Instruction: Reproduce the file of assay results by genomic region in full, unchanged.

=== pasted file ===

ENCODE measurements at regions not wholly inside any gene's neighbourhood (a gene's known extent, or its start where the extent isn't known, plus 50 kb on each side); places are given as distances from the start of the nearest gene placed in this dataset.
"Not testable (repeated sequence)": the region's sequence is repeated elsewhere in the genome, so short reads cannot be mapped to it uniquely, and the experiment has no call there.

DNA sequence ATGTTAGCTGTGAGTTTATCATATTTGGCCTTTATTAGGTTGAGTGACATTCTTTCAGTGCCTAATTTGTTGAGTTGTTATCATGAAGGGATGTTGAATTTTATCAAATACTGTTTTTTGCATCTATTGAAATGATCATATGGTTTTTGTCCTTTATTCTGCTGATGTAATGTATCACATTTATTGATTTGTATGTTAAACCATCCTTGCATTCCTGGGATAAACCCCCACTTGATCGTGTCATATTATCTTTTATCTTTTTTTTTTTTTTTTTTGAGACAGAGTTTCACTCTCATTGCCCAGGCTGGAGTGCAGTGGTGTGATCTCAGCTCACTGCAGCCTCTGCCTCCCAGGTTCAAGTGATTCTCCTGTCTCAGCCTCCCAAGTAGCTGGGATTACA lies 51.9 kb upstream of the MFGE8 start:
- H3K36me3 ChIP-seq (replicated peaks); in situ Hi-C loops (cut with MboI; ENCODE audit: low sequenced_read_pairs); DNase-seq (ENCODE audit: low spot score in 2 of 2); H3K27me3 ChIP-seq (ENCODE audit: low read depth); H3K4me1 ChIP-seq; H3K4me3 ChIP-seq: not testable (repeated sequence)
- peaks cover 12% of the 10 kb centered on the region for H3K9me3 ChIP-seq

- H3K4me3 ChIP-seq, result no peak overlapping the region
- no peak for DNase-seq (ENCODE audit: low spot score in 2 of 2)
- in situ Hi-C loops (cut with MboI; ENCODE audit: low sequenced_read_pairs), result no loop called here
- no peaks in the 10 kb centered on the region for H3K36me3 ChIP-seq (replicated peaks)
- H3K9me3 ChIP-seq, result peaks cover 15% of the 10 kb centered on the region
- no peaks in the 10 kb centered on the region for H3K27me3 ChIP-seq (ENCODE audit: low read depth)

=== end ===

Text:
ENCODE measurements at regions not wholly inside any gene's neighbourhood (a gene's known extent, or its start where the extent isn't known, plus 50 kb on each side); places are given as distances from the start of the nearest gene placed in this dataset.
"Not testable (repeated sequence)": the region's sequence is repeated elsewhere in the genome, so short reads cannot be mapped to it uniquely, and the experiment has no call there.

DNA sequence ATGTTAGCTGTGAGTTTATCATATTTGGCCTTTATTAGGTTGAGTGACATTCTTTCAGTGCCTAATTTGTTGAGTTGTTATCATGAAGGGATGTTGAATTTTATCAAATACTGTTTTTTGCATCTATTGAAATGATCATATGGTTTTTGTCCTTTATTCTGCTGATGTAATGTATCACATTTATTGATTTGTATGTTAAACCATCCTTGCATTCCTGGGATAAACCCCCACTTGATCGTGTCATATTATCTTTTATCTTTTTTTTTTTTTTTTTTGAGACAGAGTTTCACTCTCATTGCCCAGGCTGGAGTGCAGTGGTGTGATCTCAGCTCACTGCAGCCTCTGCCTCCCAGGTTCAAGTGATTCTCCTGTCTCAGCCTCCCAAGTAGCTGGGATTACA lies 51.9 kb upstream of the MFGE8 start:
- H3K36me3 ChIP-seq (replicated peaks); in situ Hi-C loops (cut with MboI; ENCODE audit: low sequenced_read_pairs); DNase-seq (ENCODE audit: low spot score in 2 of 2); H3K27me3 ChIP-seq (ENCODE audit: low read depth); H3K4me1 ChIP-seq; H3K4me3 ChIP-seq: not testable (repeated sequence)
- peaks cover 12% of the 10 kb centered on the region for H3K9me3 ChIP-seq

- H3K4me3 ChIP-seq, result no peak overlapping the region
- no peak for DNase-seq (ENCODE audit: low spot score in 2 of 2)
- in situ Hi-C loops (cut with MboI; ENCODE audit: low sequenced_read_pairs), result no loop called here
- no peaks in the 10 kb centered on the region for H3K36me3 ChIP-seq (replicated peaks)
- H3K9me3 ChIP-seq, result peaks cover 15% of the 10 kb centered on the region
- no peaks in the 10 kb centered on the region for H3K27me3 ChIP-seq (ENCODE audit: low read depth)